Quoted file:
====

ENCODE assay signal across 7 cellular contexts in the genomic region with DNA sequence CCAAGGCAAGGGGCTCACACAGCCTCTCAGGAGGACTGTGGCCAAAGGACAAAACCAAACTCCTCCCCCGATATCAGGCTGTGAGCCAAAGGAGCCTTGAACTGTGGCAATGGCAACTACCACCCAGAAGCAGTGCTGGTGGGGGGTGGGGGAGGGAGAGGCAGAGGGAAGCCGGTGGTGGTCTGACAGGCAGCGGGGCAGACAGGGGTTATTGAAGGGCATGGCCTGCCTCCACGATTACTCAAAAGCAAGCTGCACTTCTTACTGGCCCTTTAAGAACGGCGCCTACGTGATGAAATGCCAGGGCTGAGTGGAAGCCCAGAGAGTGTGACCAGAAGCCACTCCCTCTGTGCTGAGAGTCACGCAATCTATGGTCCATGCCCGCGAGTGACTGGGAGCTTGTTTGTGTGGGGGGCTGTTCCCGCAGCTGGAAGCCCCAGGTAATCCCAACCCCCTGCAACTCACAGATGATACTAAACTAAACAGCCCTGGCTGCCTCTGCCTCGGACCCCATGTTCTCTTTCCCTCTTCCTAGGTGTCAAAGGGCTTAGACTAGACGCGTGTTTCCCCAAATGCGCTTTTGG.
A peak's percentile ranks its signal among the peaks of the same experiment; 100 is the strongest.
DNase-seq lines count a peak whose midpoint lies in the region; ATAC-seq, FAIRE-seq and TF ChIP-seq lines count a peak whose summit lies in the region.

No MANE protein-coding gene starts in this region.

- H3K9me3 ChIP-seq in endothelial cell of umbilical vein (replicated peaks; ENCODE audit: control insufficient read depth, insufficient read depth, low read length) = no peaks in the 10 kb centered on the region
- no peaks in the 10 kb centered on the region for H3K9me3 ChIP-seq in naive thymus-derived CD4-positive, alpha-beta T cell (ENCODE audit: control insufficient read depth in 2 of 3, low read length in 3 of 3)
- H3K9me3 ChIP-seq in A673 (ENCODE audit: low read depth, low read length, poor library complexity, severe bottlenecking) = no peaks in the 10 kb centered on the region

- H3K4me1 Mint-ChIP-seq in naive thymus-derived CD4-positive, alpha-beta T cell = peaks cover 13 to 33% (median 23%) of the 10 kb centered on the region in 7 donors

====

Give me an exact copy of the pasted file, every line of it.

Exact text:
ENCODE assay signal across 7 cellular contexts in the genomic region with DNA sequence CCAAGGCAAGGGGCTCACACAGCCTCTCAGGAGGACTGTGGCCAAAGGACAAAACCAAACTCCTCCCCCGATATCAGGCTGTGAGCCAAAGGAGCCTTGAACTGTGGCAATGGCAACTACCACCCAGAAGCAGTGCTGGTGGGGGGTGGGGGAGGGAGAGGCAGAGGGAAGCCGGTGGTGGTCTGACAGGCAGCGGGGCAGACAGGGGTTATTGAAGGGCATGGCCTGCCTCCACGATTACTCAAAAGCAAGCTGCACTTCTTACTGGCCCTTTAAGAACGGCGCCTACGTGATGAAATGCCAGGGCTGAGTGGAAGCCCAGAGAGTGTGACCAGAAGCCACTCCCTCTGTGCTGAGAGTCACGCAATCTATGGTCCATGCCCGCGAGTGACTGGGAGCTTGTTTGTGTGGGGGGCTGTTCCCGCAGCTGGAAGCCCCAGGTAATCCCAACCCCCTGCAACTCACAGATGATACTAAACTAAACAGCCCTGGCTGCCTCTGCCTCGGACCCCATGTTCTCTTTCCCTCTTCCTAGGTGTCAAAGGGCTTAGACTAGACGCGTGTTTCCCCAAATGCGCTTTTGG.
A peak's percentile ranks its signal among the peaks of the same experiment; 100 is the strongest.
DNase-seq lines count a peak whose midpoint lies in the region; ATAC-seq, FAIRE-seq and TF ChIP-seq lines count a peak whose summit lies in the region.

No MANE protein-coding gene starts in this region.

- H3K9me3 ChIP-seq in endothelial cell of umbilical vein (replicated peaks; ENCODE audit: control insufficient read depth, insufficient read depth, low read length) = no peaks in the 10 kb centered on the region
- no peaks in the 10 kb centered on the region for H3K9me3 ChIP-seq in naive thymus-derived CD4-positive, alpha-beta T cell (ENCODE audit: control insufficient read depth in 2 of 3, low read length in 3 of 3)
- H3K9me3 ChIP-seq in A673 (ENCODE audit: low read depth, low read length, poor library complexity, severe bottlenecking) = no peaks in the 10 kb centered on the region

- H3K4me1 Mint-ChIP-seq in naive thymus-derived CD4-positive, alpha-beta T cell = peaks cover 13 to 33% (median 23%) of the 10 kb centered on the region in 7 donors